I tend to judge cases in three areas: looks, ease of installation and cooling. This case earns top marks for its sleek black aluminum paneling, as well as its innovative solutions for installation. That just leaves one further test, cooling.

My machine is not currently overclocked (stay tuned in the coming days for my overclocking experiences) and it operates in a decently-cooled environment. The full specs for my test system are below:

  • CPU: Intel Core 2 Duo E8400 3.0GHz (stock cooling)
  • Mobo: Asus P5B-E
  • RAM: 2x 1GB G.Skill DDR2 64000
  • GPU: PowerColor ATI Radeon X1950Pro 256MB
  • HDD: Western Digital Caviar SE 160GB SATA
  • In all, it's your average upper mid-range gaming PC. Nothing too fancy (aside from the 45nm CPU). The room was roughly 24 degrees (all temperatures are in Celsius, I'm not an Eskimo) throughout the testing.

    Once again, the Ultra m998 did not fail to impress. While my system isn't overclocked, it certainly won't be overheating any time soon. Even with a stock heatsink and fan, I was able to keep the temperatures cool enough for almost anyone. I'll be doing some upgrades and working on some overclocking during the next week and you can bet I'll be counting on this case to keep everything nice and cool.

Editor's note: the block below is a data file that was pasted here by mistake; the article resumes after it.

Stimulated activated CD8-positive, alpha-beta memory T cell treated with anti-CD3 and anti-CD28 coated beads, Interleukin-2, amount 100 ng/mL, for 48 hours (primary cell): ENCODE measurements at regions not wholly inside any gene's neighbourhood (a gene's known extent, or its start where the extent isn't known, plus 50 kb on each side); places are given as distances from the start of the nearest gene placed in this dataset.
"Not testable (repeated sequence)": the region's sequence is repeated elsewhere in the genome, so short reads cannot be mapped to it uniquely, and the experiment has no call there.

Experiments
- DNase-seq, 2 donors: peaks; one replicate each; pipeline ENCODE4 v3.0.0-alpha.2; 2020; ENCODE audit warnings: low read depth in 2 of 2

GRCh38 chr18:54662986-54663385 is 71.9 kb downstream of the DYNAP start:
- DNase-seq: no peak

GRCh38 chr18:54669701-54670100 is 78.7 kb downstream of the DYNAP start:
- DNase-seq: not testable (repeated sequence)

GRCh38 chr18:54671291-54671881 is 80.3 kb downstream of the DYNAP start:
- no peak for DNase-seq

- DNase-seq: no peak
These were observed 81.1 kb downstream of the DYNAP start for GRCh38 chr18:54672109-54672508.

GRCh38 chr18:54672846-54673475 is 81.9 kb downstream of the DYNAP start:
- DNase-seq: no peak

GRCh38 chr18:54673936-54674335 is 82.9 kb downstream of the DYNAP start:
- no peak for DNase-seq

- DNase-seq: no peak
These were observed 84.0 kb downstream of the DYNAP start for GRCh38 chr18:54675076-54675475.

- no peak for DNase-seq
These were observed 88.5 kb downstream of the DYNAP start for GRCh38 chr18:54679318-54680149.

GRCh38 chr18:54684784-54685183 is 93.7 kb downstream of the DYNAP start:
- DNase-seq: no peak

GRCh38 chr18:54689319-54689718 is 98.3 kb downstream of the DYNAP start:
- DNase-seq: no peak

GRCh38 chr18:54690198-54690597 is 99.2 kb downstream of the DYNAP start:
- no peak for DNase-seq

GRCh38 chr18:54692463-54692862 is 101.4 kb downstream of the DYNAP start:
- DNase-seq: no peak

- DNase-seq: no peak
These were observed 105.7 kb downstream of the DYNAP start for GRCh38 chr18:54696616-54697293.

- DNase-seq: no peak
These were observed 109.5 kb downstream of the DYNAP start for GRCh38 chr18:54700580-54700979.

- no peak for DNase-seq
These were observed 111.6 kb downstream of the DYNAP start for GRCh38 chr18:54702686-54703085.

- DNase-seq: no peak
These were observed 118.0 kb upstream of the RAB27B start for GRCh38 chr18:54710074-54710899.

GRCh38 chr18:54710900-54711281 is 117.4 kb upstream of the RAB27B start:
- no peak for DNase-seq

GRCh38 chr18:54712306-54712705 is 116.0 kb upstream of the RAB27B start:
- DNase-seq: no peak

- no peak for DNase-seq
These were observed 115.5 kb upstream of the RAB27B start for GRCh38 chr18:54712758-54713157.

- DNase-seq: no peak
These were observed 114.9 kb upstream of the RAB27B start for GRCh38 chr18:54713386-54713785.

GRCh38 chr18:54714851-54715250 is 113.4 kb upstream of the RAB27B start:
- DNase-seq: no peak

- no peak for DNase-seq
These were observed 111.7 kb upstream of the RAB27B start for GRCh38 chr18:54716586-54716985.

Boy, that shiny new case sure makes my old optical and floppy drives look bad!

    Overall, I was extremely impressed with this case. It is stylish, yet not over-the-top, installation in simple, yet organized and performance is cool, yet quiet. The MSRP is $199, which may seem steep to some. However, you can find it many places for around $150 or less, which for what you get, is well worth the money. I give the Ultra Products m998 Mid-Tower ATX Case four and a half out of five gears.

    [rating: 4.5]

    Note: Some of you might notice the lack of pictures prior to the assembly process. I sincerely apologize, as my brand new CompactFlash card became corrupted and I was only able to save the last few shots. I have included some stock photos where necessary.Update: Just thought I'd add something here. I needed to swap out the power supply in this system today and because of the way the case handles the power cords, it made things a breeze. I've never had such an easy time swapping out a PSU.